But many believe the true number of people suffering from Lyme in the United States is actually much higher. Thats because Lyme disease symptoms vary greatly and can impact different people in different ways. Aside from that, the ELISA screening test most doctors use misses up to 35 percent of Lyme cases, making it a horrible first-line detection for the disease.
The problem is likely only going to get worse, too, being that Lyme is among the major health effects of climate change.
Even with many cases missed in the doctors office, Lyme disease is still the most common tickborne disease in the northern hemisphere. Despite being so common, Lyme disease symptoms vary depending on the patient and how the bacteria impacts different systems of the body. In fact, Lyme disease often mimics other diseases or illnesses and be referred to as the new great imitator.
Lyme disease is often misdiagnosed as such diseases, including:
- Chronic fatigue syndrome
- Autism-like syndromes
- Various psychiatric illnesses
Can Lyme Disease Affect Personality
Itis by no means an unprecedented occurrence for a bacterial infection to impacta patients brain. Syphilis, a sexually transmitted infection, can turn toneurosyphilis. This causes auditory and visual hallucinations andvarying types of mood disturbances in patients if left untreated. Likewise, the bacteria that leads to Lymedisease could have similar effects on the brains of people who have beeninfected.
Oftencalled The Great Imitator, Lyme disease can damage the central nervous system,which can lead to unexpected changes in a patients thoughts, feelings, andbehavior. As one study revealed: A broad range of psychiatric reactions have been associated with Lymedisease including paranoia, dementia, schizophrenia, bipolar disorder, panicattacks, major depression, anorexia nervosa, and obsessive-compulsive disorder.Depressive states among patients with late Lyme disease are fairly common,ranging across studies from 26% to 66%.
Withsuch a wide range of mental illness linked to Lyme-related symptoms, its nowonder that Lyme-related illness is so hard to diagnose. Because we understandso little about the long-term effects of Lyme disease and personality changes,many people who experience physical symptoms or mental illness after beingdiagnosed with Lyme disease struggle for quite some time without receiving aconcrete diagnosis.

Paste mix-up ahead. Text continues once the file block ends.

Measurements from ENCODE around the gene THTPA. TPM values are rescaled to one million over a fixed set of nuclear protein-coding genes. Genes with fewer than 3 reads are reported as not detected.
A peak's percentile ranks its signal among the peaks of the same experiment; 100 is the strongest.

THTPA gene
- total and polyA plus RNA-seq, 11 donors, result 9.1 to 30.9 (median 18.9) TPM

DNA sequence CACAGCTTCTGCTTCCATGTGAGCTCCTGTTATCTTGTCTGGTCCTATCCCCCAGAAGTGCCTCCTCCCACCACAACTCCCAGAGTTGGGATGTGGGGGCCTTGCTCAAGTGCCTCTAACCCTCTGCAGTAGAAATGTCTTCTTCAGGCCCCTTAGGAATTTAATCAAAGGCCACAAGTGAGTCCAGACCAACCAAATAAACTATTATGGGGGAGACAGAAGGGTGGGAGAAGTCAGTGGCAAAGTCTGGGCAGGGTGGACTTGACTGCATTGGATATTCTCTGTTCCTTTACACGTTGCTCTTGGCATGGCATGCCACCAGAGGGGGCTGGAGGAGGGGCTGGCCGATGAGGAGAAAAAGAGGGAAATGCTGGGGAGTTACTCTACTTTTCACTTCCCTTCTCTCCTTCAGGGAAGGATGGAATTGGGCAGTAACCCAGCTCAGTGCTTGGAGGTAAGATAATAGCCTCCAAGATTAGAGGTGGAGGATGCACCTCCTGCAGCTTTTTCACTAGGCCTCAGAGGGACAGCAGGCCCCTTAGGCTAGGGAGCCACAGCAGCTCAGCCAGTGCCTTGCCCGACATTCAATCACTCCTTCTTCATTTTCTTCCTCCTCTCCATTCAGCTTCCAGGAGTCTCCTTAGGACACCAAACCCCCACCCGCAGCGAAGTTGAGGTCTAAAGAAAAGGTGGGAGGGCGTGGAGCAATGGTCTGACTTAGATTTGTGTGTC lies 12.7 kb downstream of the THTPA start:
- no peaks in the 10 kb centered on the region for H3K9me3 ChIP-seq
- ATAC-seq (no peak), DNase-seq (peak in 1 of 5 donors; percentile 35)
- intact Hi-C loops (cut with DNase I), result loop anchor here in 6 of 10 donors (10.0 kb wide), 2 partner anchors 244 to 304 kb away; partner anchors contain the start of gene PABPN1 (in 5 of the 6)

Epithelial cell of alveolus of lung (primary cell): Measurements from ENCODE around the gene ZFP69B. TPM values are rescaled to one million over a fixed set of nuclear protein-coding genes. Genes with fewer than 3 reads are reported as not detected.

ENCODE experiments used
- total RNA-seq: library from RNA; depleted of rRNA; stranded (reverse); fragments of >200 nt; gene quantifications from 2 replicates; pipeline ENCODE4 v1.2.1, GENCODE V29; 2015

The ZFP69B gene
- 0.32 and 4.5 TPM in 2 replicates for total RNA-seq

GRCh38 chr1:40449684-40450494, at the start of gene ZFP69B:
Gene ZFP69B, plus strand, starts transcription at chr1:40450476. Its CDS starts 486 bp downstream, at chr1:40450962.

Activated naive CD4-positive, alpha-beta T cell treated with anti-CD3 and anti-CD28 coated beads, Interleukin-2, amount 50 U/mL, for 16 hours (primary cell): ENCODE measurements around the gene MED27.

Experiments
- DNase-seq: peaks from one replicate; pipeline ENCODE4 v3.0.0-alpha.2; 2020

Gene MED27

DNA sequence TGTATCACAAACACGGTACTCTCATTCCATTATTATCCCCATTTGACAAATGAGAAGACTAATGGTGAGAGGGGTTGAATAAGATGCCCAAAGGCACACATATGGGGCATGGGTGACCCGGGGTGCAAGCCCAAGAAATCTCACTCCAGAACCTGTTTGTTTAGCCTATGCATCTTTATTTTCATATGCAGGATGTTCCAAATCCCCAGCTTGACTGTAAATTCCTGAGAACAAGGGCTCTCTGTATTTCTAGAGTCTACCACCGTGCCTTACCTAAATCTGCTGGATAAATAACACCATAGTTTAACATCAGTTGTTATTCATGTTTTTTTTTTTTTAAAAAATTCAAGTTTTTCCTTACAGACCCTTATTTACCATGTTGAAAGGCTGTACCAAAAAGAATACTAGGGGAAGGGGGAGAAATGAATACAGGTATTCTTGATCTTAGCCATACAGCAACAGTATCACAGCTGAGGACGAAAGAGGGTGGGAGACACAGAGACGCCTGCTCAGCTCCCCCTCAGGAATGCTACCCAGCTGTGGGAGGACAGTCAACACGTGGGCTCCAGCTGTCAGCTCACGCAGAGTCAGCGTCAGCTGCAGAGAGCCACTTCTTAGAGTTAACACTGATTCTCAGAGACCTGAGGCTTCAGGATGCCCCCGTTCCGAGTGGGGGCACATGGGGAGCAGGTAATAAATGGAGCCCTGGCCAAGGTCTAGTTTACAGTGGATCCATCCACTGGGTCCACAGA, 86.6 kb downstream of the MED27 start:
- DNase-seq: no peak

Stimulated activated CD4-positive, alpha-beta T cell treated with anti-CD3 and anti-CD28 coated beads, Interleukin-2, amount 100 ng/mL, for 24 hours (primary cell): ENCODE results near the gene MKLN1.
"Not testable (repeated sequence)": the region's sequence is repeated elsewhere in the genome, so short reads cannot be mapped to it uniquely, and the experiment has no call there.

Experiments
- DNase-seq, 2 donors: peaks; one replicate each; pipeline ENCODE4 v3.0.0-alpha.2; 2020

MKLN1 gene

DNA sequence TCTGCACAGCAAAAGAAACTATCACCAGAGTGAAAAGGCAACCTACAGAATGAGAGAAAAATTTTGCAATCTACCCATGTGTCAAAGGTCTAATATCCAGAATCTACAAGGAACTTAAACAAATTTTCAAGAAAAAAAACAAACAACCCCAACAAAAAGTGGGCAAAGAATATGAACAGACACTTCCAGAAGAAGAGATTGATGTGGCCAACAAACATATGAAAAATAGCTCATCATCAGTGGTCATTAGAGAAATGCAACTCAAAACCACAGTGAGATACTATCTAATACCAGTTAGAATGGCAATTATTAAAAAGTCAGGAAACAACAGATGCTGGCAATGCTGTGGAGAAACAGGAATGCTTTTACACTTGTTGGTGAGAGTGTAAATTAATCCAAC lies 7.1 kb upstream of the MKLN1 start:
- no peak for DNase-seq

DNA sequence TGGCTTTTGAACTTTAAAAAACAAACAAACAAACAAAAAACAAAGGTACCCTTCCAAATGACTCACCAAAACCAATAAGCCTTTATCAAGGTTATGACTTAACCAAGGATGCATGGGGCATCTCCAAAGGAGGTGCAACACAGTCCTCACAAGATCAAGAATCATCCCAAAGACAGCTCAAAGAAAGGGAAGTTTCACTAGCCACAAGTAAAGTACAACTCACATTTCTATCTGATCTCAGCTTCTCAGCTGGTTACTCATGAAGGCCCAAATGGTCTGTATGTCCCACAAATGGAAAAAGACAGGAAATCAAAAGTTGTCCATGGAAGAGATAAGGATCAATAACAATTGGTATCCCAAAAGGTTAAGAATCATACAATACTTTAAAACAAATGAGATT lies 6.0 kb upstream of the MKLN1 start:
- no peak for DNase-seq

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What Can I Expect Long Term If My Child Has Lyme Disease
If Lyme disease is caught and treated early, most children will make a full recovery. Some children with Lyme disease go on to experience what’s called a post-infectious syndrome with symptoms that may include feeling fatigue, joint aches and pains, headaches, difficulty sleeping, and problems concentrating. Since the infection itself is gone by this time, doctors generally don’t prescribe antibiotics. Each child is different, but it’s not uncommon for symptoms of post-infectious syndrome to linger for months, or even years, and they can be made worse by stress or other illness. But most children do make a full recovery.
Blacklegged, or deer, ticks are very small, so it helps to know what to look for when doing a tick check. Adults are about the size of sesame seeds and in the nymph or larva stage, they can be as tiny as a poppy seeds.
Infectious Diseases And Mental Health
Lyme disease and TBRF are not the only infectious disease to have ties to mental illness. One of the earliest and most well-known examples of an infectious disease that causes neurological and psychiatric symptoms is syphilis.
This sexually transmitted disease, which like Lyme is caused by a spiral-shaped bacteria and treated at early stages with antibiotics, has been called the great imitator also like Lyme because its symptoms can be wide-ranging and non-specific, especially at late stages. That includes neurological and psychiatric symptoms that become much more likely the longer the disease goes untreated.
Given that ties between late-stage syphilis and mental illness have long been recognized by the medical community, it shouldnt be surprising that untreated Lyme disease poses similar risks to patients psychological wellbeing. Recent studies have investigated possible connections between Lyme disease and a host of mental health issues, including:
- Developmental disorders
Yet there are still many doctors and scientists who doubt the existence of chronic Lyme disease, and/or do not realize how many different borrelia cause TBRF, hurting patients chances of fighting both the diseases themselves and their mental health consequences.
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How Is Lyme Disease Diagnosed
It can be hard for doctors to diagnose Lyme disease because:
- The tick bites and rash might not be noticed.
- Many early symptoms seem like the flu or other illnesses.
- Blood tests are not always accurate, especially early in the illness.
Doctors can diagnose early Lyme disease if they see a tick bite and rash. Blood tests usually aren’t helpful in the first month of Lyme disease.
To diagnose late Lyme disease, doctors:
- Ask about symptoms.
- Do blood tests that look for signs of Lyme disease.